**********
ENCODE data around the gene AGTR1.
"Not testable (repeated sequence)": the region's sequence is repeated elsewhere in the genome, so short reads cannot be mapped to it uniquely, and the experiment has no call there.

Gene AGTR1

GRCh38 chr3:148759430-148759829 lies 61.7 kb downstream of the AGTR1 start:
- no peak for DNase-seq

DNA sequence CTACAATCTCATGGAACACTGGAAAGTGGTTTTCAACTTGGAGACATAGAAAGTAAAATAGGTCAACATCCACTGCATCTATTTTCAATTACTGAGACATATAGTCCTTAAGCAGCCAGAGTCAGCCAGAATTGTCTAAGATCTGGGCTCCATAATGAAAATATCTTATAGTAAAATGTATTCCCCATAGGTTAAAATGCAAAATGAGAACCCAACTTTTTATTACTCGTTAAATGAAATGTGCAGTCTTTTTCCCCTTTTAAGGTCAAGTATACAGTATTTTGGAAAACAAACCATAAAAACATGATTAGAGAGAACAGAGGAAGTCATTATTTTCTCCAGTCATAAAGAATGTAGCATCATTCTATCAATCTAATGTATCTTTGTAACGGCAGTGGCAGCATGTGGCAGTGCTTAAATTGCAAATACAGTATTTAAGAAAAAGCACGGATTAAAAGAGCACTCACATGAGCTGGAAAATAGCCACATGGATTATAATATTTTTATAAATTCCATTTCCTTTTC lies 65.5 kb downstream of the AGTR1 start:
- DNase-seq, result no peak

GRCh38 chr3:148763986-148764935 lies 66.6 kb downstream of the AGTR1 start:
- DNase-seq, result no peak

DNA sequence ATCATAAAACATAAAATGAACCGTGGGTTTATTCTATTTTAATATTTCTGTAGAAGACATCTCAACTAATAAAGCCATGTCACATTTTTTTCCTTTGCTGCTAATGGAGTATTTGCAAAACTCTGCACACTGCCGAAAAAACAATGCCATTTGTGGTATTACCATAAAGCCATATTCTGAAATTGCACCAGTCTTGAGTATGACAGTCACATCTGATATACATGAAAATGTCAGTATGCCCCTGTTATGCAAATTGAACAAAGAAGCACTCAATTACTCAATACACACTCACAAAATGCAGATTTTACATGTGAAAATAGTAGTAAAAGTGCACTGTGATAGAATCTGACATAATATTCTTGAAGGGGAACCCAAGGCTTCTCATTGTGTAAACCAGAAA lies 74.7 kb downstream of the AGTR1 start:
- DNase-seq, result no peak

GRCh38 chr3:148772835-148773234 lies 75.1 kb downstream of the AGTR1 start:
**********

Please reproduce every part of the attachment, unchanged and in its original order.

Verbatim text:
ENCODE data around the gene AGTR1.
"Not testable (repeated sequence)": the region's sequence is repeated elsewhere in the genome, so short reads cannot be mapped to it uniquely, and the experiment has no call there.

Gene AGTR1

GRCh38 chr3:148759430-148759829 lies 61.7 kb downstream of the AGTR1 start:
- no peak for DNase-seq

DNA sequence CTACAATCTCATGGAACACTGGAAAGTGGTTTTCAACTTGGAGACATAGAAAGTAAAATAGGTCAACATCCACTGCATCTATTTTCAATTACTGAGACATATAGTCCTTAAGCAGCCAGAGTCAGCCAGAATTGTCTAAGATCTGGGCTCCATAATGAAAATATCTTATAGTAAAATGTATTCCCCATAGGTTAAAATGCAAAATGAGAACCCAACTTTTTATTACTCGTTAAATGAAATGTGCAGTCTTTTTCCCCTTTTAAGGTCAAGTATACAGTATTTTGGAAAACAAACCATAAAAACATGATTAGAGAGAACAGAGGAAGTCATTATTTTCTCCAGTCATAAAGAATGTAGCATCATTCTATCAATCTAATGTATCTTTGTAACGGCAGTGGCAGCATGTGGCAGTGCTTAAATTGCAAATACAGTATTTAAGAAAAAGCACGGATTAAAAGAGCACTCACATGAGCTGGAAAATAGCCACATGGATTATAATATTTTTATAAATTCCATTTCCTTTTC lies 65.5 kb downstream of the AGTR1 start:
- DNase-seq, result no peak

GRCh38 chr3:148763986-148764935 lies 66.6 kb downstream of the AGTR1 start:
- DNase-seq, result no peak

DNA sequence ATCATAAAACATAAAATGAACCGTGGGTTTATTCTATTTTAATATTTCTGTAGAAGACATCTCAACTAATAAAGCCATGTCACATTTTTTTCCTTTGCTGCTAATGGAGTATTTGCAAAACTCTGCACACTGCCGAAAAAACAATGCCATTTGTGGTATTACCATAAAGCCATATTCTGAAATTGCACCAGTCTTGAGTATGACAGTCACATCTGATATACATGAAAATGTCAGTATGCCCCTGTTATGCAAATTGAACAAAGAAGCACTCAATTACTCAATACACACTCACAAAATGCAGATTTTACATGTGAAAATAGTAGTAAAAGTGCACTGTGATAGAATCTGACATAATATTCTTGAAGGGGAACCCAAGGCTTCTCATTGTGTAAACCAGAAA lies 74.7 kb downstream of the AGTR1 start:
- DNase-seq, result no peak

GRCh38 chr3:148772835-148773234 lies 75.1 kb downstream of the AGTR1 start: